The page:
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    How Long Does IBS Last? 7 Factors Affecting IBS Flare Up Duration

    Irritable bowel syndrome can be uncomfortable for anyone, including those within the vicinity of an IBS patient. Take a look at this post to learn about IBS, the length of an IBS flare-up attack, and 7 factors that can aggravate the condition.

    IBS, or irritable bowel syndrome, is a very unpleasant gastrointestinal disorder:

    While usually not even remotely life-threatening, it still can turn a patient's life into a never-ending cycle of frustration and pain.


    Image: iwate-kokyo.info

    Bloating, irregular bowels, bouts of stomach cramps and pain in the abdomen, constipation, diarrhea, and mucus in the stools are only some of the most common symptoms of IBS.

    On top of that, everyone can experience different symptoms or flare-ups.

    And the worst thing about IBS?

    It can be VERY unpredictable.

    It is possible to not experience any symptoms for a long time, and then suddenly and seemingly out of nowhere have a flare-up. Then after some time, the symptoms of a flare-up can go away while in other cases, persistent and severe symptoms can appear.

    Does IBS ever go away? Not impossible... But currently there is no cure for IBS, and the condition can be lifelong. 

    All of which makes IBS a very frustrating (let alone painful) condition. 

    How Long Do IBS Attacks Last?

    IBS flare-up duration is most typically from 2 to 4 days. After that, the symptoms can reduce or disappear completely.


    Some factors can make symptoms worse or longer-lasting.

    These factors aggravate the disease, cause or worsen the flare-ups, and make the disease difficult to deal with.

    Let's take a quick look at the most common of those factors. 

    7 Different Factors that Aggravate IBS

    Some researchers find that psychological factors seem to trigger the flare-ups and regulate the severity of the IBS, response to medical treatment, and persistence of the syndrome.

    In fact, there are 23 unique psychological factors that are might be associated with IBS symptoms. The most common factors are:

      ○  Coping

      ○  Personality

      ○  Stress

    Let's take a quick look at each one of these.

    Coping skills

    30% to 90% of people with IBS deal with psychological disorders. Exactly how long do IBS flare-ups last can sometimes depend on psychological distress and the patient's ability to cope with stress and pain. Being under a high amount of psychological distress and frustration can make IBS symptoms worse or more difficult to manage.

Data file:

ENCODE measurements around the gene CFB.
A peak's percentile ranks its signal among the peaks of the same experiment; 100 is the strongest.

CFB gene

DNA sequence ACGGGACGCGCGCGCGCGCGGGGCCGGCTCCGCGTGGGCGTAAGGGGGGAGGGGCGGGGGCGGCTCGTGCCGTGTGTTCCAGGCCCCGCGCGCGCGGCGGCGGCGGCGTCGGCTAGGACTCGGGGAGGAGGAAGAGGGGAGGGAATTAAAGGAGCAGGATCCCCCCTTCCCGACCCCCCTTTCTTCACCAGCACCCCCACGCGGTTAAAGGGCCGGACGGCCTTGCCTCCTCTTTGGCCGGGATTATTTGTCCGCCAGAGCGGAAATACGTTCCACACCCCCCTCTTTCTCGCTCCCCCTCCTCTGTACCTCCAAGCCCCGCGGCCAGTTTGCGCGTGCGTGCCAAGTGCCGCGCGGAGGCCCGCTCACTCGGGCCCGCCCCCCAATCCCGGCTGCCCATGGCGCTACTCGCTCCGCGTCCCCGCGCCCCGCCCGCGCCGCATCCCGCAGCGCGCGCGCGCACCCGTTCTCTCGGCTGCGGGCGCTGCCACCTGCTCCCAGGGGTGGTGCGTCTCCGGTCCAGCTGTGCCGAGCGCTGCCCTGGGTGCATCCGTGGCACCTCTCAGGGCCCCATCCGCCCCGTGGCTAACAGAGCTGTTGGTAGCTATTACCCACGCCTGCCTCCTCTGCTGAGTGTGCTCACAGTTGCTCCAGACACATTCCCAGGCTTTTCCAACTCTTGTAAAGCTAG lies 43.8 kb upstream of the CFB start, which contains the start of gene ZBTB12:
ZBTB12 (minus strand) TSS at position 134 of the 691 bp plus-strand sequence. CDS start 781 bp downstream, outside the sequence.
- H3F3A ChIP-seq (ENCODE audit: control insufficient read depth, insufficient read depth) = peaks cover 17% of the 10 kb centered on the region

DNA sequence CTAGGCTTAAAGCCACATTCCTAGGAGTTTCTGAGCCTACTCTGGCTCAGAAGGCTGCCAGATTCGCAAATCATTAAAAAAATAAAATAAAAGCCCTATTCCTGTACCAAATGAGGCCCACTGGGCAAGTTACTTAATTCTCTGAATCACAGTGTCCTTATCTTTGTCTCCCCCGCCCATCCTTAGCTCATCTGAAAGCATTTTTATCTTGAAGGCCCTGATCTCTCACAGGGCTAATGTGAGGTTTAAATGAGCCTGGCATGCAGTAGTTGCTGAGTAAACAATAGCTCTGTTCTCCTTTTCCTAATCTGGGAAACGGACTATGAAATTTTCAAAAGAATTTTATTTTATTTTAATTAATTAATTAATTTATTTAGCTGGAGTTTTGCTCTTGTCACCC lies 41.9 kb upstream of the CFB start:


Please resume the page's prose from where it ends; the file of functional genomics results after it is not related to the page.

Certain temperaments and personalities make us more vulnerable to stress, and this type of vulnerability can unfortunately aggravate IBS. Consistent stress can make it more difficult to deal with the syndrome (but more on that below...)

    Day-to-day stress

    The symptoms of IBS can become worse and wane with stress. Daily stress sometimes plays a huge role in this health problem.

    Based on the same research (looking at animal models) stress puts a strain on the functions between the gut and the brain, which possibly aggravates the IBS.

    Stress in IBS

    Physical Factors

    Aside from stress, other factors affect how long does IBS last, or cause sudden flare-ups. They are:

      ○  Malabsorption of sugars

      ○  Enteric inflammatory cells

      ○  Menstrual cycle

      ○  Inflammation

    Of course, these are not all the factors. They are only some of the most common ones.

    Malabsorption of sugars (sorbitol, fructose, and lactose), can make the IBS worse. Rather than being the root of the problem, they aggravate the IBS. People with fast transit times, medium, or short-chain fatty acids have a problem with diarrhea. The EGC also play a major role. They can affect IBS and often cause other problems like acute gastroenteritis. Inflammation can affect the intestines, which will make IBS more painful. Finally, menstrual cycles affect gut motility and sensation.